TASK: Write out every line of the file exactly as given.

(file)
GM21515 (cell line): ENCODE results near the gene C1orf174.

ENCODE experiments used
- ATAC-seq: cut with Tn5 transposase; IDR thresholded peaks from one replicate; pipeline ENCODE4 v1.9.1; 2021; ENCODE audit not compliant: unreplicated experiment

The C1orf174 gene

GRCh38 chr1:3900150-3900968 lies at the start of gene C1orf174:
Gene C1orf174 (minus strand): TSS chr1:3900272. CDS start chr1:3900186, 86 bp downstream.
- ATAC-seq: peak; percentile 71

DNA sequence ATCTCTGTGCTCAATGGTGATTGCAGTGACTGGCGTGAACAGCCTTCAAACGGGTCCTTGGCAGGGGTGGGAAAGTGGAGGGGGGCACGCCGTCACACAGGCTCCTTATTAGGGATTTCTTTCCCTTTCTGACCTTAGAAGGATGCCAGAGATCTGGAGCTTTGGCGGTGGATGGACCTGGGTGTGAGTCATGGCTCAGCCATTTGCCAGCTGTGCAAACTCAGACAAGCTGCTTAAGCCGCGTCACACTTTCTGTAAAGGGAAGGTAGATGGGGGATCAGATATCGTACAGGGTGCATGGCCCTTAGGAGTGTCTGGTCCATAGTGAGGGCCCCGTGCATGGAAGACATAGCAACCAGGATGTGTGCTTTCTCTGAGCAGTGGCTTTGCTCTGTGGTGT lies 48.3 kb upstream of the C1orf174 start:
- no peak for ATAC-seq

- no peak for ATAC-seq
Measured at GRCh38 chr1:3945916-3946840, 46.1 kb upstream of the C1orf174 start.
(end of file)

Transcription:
GM21515 (cell line): ENCODE results near the gene C1orf174.

ENCODE experiments used
- ATAC-seq: cut with Tn5 transposase; IDR thresholded peaks from one replicate; pipeline ENCODE4 v1.9.1; 2021; ENCODE audit not compliant: unreplicated experiment

The C1orf174 gene

GRCh38 chr1:3900150-3900968 lies at the start of gene C1orf174:
Gene C1orf174 (minus strand): TSS chr1:3900272. CDS start chr1:3900186, 86 bp downstream.
- ATAC-seq: peak; percentile 71

DNA sequence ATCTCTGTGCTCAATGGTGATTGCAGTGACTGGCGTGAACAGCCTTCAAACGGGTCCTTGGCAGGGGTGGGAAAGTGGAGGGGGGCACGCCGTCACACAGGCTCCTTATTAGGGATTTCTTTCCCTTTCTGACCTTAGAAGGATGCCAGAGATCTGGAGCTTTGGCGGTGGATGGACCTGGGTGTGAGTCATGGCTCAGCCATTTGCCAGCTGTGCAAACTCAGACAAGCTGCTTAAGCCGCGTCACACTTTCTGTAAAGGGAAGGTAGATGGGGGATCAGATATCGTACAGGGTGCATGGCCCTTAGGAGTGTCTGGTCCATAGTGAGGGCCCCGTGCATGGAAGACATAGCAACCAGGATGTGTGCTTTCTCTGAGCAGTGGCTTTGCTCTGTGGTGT lies 48.3 kb upstream of the C1orf174 start:
- no peak for ATAC-seq

- no peak for ATAC-seq
Measured at GRCh38 chr1:3945916-3946840, 46.1 kb upstream of the C1orf174 start.